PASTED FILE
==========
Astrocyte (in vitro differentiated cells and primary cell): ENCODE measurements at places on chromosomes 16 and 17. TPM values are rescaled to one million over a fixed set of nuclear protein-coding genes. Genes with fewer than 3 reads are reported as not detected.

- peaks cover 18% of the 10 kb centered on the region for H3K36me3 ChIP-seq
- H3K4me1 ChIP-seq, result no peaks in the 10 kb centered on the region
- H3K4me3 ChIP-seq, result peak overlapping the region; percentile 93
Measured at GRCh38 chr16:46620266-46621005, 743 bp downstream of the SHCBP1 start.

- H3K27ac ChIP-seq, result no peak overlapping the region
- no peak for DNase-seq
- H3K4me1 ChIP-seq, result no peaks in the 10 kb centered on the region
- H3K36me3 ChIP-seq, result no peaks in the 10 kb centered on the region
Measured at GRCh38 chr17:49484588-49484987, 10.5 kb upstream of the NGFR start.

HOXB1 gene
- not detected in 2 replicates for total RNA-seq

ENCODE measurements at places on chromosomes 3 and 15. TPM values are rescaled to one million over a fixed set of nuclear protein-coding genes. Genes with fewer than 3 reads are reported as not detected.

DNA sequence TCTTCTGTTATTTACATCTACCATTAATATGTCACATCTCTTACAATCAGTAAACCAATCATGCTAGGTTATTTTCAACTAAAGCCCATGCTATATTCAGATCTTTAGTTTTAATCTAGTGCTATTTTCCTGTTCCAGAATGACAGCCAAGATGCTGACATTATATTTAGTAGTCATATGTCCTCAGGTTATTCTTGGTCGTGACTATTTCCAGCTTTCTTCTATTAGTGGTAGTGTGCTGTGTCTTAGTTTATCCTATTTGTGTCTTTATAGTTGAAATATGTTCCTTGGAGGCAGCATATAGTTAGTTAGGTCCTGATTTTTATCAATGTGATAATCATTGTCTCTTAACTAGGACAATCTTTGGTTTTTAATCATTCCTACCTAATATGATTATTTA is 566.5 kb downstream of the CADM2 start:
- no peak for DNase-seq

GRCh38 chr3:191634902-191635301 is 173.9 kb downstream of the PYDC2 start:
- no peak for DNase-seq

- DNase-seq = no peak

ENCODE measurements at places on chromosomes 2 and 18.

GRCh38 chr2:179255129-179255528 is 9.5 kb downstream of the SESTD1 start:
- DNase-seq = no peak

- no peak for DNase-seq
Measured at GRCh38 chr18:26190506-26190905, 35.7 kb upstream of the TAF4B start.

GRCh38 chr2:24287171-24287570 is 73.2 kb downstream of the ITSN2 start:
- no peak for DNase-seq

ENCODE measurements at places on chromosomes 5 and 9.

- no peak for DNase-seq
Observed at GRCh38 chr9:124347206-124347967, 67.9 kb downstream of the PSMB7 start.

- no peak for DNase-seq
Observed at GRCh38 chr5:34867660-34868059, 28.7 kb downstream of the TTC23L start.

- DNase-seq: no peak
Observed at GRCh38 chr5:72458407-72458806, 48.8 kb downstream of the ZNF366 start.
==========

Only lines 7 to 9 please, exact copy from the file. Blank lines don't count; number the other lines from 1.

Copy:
- no peak for DNase-seq
- H3K4me1 ChIP-seq, result no peaks in the 10 kb centered on the region
- H3K36me3 ChIP-seq, result no peaks in the 10 kb centered on the region